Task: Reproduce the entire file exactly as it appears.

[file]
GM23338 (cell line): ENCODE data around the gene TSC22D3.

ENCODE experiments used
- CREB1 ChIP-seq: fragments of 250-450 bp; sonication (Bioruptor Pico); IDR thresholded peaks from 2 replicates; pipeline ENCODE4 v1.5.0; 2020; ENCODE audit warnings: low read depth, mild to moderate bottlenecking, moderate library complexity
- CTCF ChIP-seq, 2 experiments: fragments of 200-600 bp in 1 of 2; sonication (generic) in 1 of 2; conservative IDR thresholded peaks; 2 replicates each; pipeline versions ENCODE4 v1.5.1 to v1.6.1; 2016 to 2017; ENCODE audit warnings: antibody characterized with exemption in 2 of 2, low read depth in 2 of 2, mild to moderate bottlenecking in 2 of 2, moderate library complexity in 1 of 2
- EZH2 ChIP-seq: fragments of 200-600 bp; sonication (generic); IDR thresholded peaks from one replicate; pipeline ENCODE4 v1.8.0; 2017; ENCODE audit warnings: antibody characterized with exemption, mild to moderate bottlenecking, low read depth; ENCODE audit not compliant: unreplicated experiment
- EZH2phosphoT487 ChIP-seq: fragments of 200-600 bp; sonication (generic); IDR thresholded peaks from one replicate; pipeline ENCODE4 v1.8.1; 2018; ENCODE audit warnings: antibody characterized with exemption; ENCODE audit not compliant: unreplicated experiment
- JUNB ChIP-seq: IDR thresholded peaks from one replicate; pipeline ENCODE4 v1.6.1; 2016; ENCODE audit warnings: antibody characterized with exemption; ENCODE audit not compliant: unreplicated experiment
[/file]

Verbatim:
GM23338 (cell line): ENCODE data around the gene TSC22D3.

ENCODE experiments used
- CREB1 ChIP-seq: fragments of 250-450 bp; sonication (Bioruptor Pico); IDR thresholded peaks from 2 replicates; pipeline ENCODE4 v1.5.0; 2020; ENCODE audit warnings: low read depth, mild to moderate bottlenecking, moderate library complexity
- CTCF ChIP-seq, 2 experiments: fragments of 200-600 bp in 1 of 2; sonication (generic) in 1 of 2; conservative IDR thresholded peaks; 2 replicates each; pipeline versions ENCODE4 v1.5.1 to v1.6.1; 2016 to 2017; ENCODE audit warnings: antibody characterized with exemption in 2 of 2, low read depth in 2 of 2, mild to moderate bottlenecking in 2 of 2, moderate library complexity in 1 of 2
- EZH2 ChIP-seq: fragments of 200-600 bp; sonication (generic); IDR thresholded peaks from one replicate; pipeline ENCODE4 v1.8.0; 2017; ENCODE audit warnings: antibody characterized with exemption, mild to moderate bottlenecking, low read depth; ENCODE audit not compliant: unreplicated experiment
- EZH2phosphoT487 ChIP-seq: fragments of 200-600 bp; sonication (generic); IDR thresholded peaks from one replicate; pipeline ENCODE4 v1.8.1; 2018; ENCODE audit warnings: antibody characterized with exemption; ENCODE audit not compliant: unreplicated experiment
- JUNB ChIP-seq: IDR thresholded peaks from one replicate; pipeline ENCODE4 v1.6.1; 2016; ENCODE audit warnings: antibody characterized with exemption; ENCODE audit not compliant: unreplicated experiment